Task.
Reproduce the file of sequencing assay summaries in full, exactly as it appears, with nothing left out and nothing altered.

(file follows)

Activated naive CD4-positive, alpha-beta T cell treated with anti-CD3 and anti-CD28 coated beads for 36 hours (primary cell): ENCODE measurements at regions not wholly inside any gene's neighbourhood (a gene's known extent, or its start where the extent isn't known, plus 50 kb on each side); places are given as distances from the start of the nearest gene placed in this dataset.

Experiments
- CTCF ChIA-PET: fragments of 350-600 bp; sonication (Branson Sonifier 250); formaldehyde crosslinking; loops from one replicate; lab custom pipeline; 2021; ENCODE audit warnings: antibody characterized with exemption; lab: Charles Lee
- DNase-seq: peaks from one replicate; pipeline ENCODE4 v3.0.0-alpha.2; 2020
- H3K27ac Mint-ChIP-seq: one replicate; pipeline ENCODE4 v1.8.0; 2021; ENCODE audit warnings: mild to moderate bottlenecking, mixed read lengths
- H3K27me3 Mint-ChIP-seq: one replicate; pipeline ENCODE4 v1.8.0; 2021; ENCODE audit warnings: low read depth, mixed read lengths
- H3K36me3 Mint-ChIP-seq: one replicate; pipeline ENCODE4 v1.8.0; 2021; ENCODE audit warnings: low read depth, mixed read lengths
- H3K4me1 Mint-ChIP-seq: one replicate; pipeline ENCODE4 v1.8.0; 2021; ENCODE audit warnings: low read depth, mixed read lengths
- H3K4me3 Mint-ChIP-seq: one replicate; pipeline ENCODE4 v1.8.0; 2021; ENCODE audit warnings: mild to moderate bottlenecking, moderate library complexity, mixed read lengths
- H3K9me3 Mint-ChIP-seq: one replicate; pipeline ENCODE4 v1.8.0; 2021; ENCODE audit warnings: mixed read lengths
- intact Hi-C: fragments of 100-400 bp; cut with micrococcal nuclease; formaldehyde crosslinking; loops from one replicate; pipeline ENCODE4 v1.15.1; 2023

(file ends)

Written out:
Activated naive CD4-positive, alpha-beta T cell treated with anti-CD3 and anti-CD28 coated beads for 36 hours (primary cell): ENCODE measurements at regions not wholly inside any gene's neighbourhood (a gene's known extent, or its start where the extent isn't known, plus 50 kb on each side); places are given as distances from the start of the nearest gene placed in this dataset.

Experiments
- CTCF ChIA-PET: fragments of 350-600 bp; sonication (Branson Sonifier 250); formaldehyde crosslinking; loops from one replicate; lab custom pipeline; 2021; ENCODE audit warnings: antibody characterized with exemption; lab: Charles Lee
- DNase-seq: peaks from one replicate; pipeline ENCODE4 v3.0.0-alpha.2; 2020
- H3K27ac Mint-ChIP-seq: one replicate; pipeline ENCODE4 v1.8.0; 2021; ENCODE audit warnings: mild to moderate bottlenecking, mixed read lengths
- H3K27me3 Mint-ChIP-seq: one replicate; pipeline ENCODE4 v1.8.0; 2021; ENCODE audit warnings: low read depth, mixed read lengths
- H3K36me3 Mint-ChIP-seq: one replicate; pipeline ENCODE4 v1.8.0; 2021; ENCODE audit warnings: low read depth, mixed read lengths
- H3K4me1 Mint-ChIP-seq: one replicate; pipeline ENCODE4 v1.8.0; 2021; ENCODE audit warnings: low read depth, mixed read lengths
- H3K4me3 Mint-ChIP-seq: one replicate; pipeline ENCODE4 v1.8.0; 2021; ENCODE audit warnings: mild to moderate bottlenecking, moderate library complexity, mixed read lengths
- H3K9me3 Mint-ChIP-seq: one replicate; pipeline ENCODE4 v1.8.0; 2021; ENCODE audit warnings: mixed read lengths
- intact Hi-C: fragments of 100-400 bp; cut with micrococcal nuclease; formaldehyde crosslinking; loops from one replicate; pipeline ENCODE4 v1.15.1; 2023